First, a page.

South African Airways Flight #327 Johannesburg, SA (JNB) to Cape Town, SA (CPT) September 9th 2015

South Africa is incredible, getting there is somewhat less so. There are very few direct flights from major European cities into Cape Town Airport, zero from the US and few from elsewhere. It essentially means that almost all of you hoping to visit the seaside city, set along the foothills of Table Mountain, which is so beautiful it might as well be a dreamed up movie set, will connect through Johannesburg. In doing so, I grabbed paid business class tickets, which were relatively cheap, flexible and offered flights at the same price on South African’s long haul Airbus A340’s, the same planes that serve many of their most famous far away cities…

a group of airplanes at an airport

Check In + Lounge

people standing in front of a check-in counter

Checking in, coming off our Virgin Atlantic flight was a breeze. There were no lines and since we were traveling without checked luggage, no added hassle. We did have some help

a man sitting in a chair holding two glasses of liquid

South African operates very solid lounges with tea sandwiches, breakfast pastries, fruits, and some hot selections during meal time. As evidenced by the disgraceful double fisting in this photo, I was most interested in the South African wine. 

The Seat + Bed

a plane with seats and a television

Most flights between Johannesburg and Cape Town are operated by domestically configured (crappy seats) 737’s. I found the flights in their schedule that featured large, wide body aircraft with international business class seats. The cabin is arranged in a 2x2x2 layout, with very wide, cozy seats. If you’re traveling alone you’ll want to snag an aisle for direct access. We grabbed 1J and 1K offering a roomy bulkhead at the front. 

a woman sitting in an airplane

Laura settling in nicely to a space with enough legroom for an NBA star. 

a man and woman sitting in a chair

And shortly after taking off, settling turned to settled, which prompted this sinister photo opportunity. No one is safe!

a woman sleeping on an airplane

I might have pushed the buttons to begin the recline process…, which by the way does go fully flat and features a massage function.  

a woman lying on a chair in an airplane

Ah yes, fully flat. The seats feature a foot stool, which Laura has chosen not to use, which can be excellent for pushing off while sleeping. It’s one of the most surprisingly useful things on a plane. Two and a half hours of this photo on repeat and we were there. Meanwhile…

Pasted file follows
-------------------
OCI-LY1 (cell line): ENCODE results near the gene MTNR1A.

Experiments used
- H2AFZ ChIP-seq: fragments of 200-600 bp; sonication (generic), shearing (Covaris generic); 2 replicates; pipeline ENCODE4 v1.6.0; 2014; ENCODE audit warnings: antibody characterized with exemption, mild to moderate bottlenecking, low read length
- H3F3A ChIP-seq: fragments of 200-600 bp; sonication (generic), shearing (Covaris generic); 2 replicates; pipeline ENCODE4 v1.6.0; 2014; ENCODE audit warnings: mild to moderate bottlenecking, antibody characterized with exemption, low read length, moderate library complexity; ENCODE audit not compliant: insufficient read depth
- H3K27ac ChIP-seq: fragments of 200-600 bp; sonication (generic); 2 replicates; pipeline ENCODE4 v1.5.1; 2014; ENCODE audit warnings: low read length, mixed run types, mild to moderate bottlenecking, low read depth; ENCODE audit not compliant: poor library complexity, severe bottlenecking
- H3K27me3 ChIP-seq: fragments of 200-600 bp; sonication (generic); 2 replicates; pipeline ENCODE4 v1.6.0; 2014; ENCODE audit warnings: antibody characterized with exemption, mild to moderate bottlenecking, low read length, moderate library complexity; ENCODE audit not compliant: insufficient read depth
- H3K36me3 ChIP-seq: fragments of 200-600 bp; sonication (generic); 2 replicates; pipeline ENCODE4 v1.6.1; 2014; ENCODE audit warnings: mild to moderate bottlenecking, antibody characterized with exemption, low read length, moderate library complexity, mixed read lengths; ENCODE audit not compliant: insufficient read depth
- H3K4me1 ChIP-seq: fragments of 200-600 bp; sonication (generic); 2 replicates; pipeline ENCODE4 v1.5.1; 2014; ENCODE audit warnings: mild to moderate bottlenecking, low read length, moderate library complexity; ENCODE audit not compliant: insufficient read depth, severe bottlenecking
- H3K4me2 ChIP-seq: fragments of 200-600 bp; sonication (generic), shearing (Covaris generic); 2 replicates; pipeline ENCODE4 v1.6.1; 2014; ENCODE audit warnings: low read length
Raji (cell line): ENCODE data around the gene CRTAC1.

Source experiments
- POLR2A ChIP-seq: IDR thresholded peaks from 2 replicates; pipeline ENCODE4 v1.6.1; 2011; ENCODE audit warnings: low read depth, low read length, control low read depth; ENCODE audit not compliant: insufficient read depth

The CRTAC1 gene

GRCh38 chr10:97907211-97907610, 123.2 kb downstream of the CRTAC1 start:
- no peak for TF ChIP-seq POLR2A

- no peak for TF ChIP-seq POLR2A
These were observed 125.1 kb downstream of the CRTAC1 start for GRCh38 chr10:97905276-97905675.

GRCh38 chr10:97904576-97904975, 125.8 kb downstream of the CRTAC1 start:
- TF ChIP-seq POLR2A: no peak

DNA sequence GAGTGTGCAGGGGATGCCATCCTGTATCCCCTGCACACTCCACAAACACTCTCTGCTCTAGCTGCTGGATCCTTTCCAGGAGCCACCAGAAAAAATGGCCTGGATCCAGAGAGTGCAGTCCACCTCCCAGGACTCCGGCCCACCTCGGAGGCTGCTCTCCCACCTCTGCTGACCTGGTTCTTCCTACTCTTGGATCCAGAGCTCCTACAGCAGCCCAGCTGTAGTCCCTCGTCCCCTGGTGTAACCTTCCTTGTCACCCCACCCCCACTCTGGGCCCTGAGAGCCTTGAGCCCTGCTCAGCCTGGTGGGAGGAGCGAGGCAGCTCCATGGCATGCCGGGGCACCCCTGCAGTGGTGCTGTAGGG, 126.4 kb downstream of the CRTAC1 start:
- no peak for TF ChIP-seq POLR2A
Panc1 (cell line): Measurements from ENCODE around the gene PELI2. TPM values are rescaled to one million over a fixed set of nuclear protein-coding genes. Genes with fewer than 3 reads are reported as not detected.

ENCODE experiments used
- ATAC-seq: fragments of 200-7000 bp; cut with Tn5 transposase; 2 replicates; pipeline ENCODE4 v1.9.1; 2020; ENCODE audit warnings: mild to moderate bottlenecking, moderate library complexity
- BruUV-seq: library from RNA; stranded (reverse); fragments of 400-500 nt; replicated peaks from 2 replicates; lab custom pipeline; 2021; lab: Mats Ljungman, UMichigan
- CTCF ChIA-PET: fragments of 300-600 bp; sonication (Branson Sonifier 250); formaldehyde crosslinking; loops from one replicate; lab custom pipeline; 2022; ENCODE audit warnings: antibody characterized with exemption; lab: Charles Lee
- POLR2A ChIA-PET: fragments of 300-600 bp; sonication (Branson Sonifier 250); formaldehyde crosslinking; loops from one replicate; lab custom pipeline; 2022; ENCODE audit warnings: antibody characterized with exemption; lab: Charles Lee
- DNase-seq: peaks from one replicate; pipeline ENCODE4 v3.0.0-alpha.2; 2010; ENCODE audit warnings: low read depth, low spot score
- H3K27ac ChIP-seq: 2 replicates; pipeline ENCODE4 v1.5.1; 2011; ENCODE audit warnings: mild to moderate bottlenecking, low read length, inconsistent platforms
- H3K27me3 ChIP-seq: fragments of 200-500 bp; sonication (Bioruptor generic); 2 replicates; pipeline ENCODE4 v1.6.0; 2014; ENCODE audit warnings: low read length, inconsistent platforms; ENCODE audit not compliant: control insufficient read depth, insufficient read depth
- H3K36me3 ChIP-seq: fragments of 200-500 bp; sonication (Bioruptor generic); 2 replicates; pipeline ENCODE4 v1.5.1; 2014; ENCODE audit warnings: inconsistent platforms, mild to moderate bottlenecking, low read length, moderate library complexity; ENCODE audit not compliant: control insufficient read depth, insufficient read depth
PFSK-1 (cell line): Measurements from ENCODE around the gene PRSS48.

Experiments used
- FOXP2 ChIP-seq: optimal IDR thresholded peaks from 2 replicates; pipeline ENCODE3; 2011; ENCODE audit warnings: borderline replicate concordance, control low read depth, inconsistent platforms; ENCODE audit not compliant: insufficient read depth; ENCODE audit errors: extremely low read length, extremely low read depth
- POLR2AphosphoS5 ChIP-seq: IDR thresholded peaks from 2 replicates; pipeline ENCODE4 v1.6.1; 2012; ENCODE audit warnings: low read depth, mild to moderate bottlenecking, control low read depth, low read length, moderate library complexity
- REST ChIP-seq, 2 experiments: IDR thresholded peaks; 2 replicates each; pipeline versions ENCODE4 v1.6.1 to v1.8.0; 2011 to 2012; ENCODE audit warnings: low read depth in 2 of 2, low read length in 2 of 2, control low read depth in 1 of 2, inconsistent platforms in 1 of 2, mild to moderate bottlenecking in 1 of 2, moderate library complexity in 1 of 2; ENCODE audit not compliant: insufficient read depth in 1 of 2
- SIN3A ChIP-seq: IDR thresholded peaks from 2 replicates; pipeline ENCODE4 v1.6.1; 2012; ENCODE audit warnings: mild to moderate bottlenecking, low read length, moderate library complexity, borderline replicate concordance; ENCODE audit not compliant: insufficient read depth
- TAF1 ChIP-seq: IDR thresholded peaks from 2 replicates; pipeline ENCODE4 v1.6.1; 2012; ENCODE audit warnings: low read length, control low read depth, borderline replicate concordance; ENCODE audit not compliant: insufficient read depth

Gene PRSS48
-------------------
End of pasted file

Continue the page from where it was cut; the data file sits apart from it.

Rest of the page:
Food + Drink

a tray with food on it

Once we reached cruising altitude we were greeted by name and offered a nice light cold snack, this one was couscous with tossed and seasoned beef, accompanied by some nice fruit. It was a safe, easy bite with lots of flavor thanks to the spices. To my understanding, long haul international flights offer a very refined three to five course menu, far beyond this offering.

a cup of coffee on a tray

It’s not coffee! Ok, it is, but it has Amarula, an African treasure of a liqueur in it! Creamy and rich like Baileys but dare I say better?! On long haul flights they serve Taittinger Brut. On this flight I didn’t find any, and that’s ok. 

The Experience + Tips

a group of people standing in front of a plane

As I mentioned briefly we had a rather unique experience upon landing, as we were greeted at the plane door on the tarmac and whisked into a private vehicle thanks to a test of Gateway VIP Services. The tips are really simple on this one. If you’re flying internationally on a long flight this is the cabin you’ll get, you’ll also receive much more food and alcohol. If you’re looking at flights to connect short haul, this is the best possible way to fly between Cape Town and Johannesburg. It’s spacious, quiet and it’s the same price. Find a flight number operated by an A330 or A340 and enjoy the improved seat and less turbulence. 

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Gilbert Ott

Gilbert Ott is an ever curious traveler and one of the world's leading travel experts. His adventures take him all over the globe, often spanning over 200,000 miles a year and his travel exploits are regularly...

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